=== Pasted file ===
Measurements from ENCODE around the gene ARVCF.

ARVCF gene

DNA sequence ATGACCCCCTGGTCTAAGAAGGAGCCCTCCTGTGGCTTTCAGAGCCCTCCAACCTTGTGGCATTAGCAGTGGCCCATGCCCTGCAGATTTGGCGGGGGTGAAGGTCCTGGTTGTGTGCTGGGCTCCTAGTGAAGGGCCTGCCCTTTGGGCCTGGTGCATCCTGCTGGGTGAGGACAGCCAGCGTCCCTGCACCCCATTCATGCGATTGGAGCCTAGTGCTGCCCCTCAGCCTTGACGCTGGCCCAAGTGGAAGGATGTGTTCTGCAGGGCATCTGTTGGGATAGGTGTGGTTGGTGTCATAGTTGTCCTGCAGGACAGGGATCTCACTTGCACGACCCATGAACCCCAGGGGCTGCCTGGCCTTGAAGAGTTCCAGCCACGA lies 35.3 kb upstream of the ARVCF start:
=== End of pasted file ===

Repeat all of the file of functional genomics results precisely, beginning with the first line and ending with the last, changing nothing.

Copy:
Measurements from ENCODE around the gene ARVCF.

ARVCF gene

DNA sequence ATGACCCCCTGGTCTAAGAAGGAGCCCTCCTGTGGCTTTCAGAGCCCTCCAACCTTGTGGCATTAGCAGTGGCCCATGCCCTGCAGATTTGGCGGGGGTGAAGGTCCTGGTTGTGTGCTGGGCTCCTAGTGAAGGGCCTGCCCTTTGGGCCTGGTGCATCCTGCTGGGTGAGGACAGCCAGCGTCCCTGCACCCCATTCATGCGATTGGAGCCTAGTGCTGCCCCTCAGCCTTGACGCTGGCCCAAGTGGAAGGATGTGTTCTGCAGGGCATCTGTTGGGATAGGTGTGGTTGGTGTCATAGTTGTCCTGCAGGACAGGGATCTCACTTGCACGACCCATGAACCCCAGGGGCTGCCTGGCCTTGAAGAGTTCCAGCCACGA lies 35.3 kb upstream of the ARVCF start: